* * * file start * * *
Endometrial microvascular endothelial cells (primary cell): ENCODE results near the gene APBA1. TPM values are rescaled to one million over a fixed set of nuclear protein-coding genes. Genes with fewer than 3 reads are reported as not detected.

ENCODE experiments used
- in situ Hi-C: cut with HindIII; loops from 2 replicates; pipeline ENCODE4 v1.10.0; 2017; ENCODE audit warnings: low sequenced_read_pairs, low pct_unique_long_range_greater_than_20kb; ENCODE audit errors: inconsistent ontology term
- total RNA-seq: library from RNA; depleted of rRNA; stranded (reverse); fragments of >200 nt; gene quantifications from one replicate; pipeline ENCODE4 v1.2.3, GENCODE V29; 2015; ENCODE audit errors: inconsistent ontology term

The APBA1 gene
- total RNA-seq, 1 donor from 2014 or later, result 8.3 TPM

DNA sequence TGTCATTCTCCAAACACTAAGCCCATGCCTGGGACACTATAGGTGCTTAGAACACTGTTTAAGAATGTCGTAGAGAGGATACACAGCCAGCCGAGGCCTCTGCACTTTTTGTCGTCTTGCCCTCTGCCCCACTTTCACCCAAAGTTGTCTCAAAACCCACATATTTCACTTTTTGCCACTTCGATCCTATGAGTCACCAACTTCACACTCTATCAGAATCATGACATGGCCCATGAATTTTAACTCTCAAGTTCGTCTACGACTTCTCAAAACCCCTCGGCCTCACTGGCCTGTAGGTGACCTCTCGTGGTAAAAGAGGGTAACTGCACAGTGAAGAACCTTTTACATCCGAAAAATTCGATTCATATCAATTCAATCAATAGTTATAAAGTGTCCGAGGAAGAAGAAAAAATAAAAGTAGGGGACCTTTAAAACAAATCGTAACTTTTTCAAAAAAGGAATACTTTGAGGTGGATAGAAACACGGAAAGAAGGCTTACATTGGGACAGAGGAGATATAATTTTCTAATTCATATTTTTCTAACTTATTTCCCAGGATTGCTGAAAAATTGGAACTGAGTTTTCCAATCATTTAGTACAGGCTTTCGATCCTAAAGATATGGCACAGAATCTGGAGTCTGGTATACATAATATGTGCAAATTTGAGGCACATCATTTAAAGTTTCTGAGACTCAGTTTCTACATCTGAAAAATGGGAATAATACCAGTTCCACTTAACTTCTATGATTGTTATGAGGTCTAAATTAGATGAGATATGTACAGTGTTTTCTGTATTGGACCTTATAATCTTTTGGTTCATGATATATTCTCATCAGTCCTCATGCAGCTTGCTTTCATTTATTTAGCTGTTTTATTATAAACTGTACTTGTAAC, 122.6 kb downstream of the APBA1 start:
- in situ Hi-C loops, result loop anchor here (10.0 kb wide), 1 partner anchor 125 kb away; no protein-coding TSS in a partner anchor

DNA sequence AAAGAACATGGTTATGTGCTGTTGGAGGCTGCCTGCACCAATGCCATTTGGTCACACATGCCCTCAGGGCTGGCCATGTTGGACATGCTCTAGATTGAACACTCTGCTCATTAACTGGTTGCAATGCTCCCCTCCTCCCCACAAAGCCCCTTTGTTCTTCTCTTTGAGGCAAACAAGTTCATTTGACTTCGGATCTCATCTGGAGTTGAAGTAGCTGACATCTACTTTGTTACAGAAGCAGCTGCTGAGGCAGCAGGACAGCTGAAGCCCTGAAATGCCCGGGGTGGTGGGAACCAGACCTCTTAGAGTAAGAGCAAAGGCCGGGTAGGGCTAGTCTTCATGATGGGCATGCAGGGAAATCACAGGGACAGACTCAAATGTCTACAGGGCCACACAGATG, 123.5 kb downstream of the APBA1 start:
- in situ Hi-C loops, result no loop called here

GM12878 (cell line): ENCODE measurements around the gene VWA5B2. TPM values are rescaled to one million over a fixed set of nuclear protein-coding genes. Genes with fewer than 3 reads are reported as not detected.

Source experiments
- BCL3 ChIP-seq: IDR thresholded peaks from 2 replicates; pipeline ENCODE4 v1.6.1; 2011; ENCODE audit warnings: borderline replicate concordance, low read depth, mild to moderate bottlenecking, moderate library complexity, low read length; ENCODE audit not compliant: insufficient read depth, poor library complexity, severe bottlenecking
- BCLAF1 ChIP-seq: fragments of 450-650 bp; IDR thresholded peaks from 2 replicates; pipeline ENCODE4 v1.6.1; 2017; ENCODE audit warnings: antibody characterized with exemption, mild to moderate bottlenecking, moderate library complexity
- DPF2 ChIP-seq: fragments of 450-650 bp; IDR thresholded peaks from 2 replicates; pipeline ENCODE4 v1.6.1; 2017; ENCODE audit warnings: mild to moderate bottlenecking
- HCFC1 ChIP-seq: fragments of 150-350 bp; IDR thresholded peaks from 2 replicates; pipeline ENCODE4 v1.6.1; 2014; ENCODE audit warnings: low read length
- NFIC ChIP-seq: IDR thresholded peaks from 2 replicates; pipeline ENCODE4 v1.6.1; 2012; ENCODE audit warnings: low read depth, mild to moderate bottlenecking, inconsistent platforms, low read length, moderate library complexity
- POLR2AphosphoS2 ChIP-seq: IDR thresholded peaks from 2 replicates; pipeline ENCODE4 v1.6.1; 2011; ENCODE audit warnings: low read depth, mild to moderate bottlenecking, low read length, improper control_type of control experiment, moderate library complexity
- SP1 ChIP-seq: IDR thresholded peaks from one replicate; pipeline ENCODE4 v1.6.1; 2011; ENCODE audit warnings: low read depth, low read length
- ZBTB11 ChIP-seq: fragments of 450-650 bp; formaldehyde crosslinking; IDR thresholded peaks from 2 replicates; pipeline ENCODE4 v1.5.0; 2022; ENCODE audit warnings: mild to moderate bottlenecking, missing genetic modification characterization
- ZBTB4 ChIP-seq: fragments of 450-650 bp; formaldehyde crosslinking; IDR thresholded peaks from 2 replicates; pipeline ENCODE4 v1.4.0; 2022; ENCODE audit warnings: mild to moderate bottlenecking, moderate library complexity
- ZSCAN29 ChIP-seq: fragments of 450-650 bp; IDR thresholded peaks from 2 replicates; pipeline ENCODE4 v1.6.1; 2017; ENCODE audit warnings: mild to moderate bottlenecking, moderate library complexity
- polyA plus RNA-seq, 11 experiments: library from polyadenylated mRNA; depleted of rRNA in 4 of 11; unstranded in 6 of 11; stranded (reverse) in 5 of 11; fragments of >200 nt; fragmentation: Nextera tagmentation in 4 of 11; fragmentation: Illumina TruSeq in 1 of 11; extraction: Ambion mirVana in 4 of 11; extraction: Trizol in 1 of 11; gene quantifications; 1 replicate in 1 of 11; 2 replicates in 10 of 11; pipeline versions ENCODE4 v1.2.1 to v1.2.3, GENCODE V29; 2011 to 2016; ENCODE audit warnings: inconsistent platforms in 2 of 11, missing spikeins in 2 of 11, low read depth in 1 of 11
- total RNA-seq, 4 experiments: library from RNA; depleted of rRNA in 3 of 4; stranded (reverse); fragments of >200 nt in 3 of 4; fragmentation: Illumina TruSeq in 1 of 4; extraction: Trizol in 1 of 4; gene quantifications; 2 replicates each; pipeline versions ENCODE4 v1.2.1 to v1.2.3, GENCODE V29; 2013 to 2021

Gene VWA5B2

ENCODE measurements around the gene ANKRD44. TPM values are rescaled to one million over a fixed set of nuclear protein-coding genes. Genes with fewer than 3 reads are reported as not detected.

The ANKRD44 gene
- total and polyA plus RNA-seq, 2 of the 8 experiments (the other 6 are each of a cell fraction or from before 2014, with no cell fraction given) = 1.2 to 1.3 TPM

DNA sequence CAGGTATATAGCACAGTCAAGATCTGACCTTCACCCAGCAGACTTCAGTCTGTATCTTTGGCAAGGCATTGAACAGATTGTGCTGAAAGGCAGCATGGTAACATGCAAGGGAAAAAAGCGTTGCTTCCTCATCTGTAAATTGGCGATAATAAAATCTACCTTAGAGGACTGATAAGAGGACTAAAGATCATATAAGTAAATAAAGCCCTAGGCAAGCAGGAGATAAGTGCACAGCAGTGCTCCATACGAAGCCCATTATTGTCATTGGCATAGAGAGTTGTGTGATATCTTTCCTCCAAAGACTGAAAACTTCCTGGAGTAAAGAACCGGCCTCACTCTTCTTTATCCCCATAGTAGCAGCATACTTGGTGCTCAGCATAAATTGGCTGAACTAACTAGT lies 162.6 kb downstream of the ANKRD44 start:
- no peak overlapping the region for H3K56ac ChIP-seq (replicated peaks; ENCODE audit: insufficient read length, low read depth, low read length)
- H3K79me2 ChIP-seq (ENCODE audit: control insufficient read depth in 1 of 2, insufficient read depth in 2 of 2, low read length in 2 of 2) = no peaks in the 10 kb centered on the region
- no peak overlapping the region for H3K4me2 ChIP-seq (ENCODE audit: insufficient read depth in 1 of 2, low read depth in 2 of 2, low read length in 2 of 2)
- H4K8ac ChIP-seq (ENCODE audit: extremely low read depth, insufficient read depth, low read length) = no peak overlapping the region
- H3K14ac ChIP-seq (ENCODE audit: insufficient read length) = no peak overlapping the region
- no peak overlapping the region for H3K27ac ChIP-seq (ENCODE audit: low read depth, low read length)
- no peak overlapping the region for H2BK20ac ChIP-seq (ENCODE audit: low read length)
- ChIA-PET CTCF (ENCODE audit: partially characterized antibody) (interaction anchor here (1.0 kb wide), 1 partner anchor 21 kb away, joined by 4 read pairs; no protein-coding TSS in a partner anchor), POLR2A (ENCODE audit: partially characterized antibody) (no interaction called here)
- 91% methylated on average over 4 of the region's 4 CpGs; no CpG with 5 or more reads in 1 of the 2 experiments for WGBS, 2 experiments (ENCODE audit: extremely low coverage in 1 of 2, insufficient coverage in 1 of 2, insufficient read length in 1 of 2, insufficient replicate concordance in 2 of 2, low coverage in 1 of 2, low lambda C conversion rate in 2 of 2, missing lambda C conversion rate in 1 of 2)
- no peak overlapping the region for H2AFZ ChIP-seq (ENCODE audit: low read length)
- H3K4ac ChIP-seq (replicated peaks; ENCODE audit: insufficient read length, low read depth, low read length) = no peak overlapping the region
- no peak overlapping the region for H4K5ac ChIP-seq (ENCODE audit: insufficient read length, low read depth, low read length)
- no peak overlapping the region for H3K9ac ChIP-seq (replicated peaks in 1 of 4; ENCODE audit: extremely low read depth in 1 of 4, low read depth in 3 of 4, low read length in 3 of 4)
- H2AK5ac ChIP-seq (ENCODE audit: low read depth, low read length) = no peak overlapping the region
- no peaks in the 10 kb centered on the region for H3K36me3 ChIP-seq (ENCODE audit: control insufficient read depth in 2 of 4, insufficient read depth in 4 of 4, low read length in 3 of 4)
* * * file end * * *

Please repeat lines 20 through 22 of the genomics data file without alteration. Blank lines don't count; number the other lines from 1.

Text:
- ZBTB11 ChIP-seq: fragments of 450-650 bp; formaldehyde crosslinking; IDR thresholded peaks from 2 replicates; pipeline ENCODE4 v1.5.0; 2022; ENCODE audit warnings: mild to moderate bottlenecking, missing genetic modification characterization
- ZBTB4 ChIP-seq: fragments of 450-650 bp; formaldehyde crosslinking; IDR thresholded peaks from 2 replicates; pipeline ENCODE4 v1.4.0; 2022; ENCODE audit warnings: mild to moderate bottlenecking, moderate library complexity
- ZSCAN29 ChIP-seq: fragments of 450-650 bp; IDR thresholded peaks from 2 replicates; pipeline ENCODE4 v1.6.1; 2017; ENCODE audit warnings: mild to moderate bottlenecking, moderate library complexity